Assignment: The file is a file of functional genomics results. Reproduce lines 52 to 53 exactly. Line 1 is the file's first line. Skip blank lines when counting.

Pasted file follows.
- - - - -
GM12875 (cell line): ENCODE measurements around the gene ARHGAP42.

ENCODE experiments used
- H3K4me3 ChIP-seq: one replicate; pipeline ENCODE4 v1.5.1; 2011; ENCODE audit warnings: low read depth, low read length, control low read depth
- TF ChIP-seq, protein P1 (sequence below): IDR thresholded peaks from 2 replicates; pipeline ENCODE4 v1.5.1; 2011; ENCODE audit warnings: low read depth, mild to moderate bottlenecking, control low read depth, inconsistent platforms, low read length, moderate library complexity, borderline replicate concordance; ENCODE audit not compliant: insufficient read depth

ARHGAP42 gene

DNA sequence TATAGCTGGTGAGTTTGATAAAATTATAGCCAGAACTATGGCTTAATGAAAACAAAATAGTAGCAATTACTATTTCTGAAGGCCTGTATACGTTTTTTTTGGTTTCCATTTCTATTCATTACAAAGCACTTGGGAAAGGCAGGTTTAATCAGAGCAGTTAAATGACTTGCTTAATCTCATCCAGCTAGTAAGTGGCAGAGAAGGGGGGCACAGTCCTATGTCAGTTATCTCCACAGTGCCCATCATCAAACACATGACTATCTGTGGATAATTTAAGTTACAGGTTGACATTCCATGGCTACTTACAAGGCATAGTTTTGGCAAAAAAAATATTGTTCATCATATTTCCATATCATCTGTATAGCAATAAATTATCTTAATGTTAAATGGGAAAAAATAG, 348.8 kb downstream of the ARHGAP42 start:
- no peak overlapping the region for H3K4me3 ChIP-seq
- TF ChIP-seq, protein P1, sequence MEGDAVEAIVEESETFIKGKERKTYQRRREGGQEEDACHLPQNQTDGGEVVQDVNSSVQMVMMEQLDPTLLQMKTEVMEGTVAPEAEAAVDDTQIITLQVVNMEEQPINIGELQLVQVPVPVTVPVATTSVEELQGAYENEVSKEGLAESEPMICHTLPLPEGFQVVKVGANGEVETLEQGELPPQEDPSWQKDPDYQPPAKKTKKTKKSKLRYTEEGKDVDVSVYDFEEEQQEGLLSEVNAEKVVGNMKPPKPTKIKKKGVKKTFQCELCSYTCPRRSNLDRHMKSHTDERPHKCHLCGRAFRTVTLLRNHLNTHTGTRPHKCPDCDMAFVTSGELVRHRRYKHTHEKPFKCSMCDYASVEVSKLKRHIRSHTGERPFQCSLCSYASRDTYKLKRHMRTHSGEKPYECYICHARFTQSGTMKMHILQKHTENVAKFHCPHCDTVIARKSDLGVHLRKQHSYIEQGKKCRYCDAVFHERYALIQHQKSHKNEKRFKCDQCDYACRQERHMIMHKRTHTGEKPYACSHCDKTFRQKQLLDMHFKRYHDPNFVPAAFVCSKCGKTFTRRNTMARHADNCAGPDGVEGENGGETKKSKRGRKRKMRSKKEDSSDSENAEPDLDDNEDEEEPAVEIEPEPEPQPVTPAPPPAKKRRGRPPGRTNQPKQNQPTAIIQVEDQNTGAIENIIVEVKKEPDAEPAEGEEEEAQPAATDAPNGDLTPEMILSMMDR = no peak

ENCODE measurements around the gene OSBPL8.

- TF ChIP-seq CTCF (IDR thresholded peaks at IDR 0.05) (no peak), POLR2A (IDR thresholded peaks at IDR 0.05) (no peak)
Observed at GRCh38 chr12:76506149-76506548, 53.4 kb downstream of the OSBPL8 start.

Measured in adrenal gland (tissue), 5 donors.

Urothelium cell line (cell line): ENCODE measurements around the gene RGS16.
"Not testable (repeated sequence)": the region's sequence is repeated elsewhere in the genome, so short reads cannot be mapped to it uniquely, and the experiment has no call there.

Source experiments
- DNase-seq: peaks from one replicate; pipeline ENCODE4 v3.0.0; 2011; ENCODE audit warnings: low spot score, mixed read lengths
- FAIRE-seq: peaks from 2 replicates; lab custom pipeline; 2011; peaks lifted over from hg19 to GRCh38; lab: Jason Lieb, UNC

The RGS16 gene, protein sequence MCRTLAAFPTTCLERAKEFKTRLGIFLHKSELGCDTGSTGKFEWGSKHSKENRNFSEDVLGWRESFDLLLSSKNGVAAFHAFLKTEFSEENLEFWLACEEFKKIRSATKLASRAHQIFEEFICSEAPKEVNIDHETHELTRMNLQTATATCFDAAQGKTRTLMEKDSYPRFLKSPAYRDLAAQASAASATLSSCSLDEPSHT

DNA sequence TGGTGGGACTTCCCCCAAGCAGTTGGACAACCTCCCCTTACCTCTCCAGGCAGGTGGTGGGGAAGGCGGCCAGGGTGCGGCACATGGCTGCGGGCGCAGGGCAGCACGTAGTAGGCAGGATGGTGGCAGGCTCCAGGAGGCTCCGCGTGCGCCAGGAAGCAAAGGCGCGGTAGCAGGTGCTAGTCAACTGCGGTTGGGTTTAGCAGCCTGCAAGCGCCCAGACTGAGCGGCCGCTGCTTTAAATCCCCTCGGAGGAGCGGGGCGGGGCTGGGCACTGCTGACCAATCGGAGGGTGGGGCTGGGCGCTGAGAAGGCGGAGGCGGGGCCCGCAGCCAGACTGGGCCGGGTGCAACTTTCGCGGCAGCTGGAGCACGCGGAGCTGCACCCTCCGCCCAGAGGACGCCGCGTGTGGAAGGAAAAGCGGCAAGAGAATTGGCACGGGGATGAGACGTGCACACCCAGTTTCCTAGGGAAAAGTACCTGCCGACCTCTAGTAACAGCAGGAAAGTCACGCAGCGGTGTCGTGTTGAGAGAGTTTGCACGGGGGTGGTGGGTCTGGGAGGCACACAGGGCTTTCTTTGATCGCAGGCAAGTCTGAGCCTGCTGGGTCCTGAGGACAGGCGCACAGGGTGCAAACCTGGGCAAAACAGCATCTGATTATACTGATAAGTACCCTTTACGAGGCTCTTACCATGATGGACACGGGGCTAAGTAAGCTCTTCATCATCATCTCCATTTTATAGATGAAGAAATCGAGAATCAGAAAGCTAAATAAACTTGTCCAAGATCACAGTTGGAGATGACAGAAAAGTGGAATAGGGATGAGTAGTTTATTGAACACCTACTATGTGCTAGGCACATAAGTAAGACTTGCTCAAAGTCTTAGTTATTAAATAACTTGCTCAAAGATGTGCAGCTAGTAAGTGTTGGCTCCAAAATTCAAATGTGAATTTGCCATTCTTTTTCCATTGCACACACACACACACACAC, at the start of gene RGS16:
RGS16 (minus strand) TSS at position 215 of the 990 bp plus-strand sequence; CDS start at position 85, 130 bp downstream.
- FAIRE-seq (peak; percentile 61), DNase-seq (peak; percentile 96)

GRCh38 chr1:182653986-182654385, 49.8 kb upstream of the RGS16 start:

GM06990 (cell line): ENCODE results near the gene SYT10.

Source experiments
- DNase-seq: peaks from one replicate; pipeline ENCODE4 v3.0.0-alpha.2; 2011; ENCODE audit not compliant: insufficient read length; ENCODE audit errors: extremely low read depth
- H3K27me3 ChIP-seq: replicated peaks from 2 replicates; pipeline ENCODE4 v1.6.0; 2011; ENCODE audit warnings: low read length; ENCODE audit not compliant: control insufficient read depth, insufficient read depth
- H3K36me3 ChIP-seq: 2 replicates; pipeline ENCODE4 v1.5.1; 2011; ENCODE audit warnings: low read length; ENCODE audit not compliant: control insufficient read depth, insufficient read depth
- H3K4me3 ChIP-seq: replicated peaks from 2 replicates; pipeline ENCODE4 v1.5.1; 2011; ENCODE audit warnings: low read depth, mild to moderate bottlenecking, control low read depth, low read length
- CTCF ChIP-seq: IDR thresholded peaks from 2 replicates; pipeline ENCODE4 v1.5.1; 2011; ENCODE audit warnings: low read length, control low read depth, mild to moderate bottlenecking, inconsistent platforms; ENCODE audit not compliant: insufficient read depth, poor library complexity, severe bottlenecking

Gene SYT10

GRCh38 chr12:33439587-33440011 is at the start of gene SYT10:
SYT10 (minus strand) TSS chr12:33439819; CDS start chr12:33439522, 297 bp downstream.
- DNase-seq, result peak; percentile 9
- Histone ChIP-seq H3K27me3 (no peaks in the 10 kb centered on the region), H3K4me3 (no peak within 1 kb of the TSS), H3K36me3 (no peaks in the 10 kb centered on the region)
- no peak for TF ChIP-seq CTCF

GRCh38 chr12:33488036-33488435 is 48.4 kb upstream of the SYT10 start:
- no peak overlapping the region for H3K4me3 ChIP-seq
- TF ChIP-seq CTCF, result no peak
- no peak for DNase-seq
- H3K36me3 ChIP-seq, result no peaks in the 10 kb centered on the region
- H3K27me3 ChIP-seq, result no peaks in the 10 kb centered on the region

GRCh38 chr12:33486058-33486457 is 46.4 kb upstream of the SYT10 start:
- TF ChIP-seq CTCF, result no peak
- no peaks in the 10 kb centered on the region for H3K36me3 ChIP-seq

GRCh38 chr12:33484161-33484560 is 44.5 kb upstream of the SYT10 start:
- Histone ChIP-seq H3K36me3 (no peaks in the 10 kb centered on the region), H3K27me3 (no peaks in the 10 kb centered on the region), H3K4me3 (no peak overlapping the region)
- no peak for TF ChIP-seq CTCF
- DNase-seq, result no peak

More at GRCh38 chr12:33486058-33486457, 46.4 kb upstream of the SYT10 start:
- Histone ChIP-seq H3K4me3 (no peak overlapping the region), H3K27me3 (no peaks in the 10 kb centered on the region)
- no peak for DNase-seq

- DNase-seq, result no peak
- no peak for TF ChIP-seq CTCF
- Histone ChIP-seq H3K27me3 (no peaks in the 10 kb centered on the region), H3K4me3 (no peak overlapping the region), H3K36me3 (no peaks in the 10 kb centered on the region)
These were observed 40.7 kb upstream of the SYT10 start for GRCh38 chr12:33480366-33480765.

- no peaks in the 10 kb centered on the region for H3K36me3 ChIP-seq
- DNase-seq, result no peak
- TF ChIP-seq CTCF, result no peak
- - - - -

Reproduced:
- DNase-seq, result no peak
- no peak for TF ChIP-seq CTCF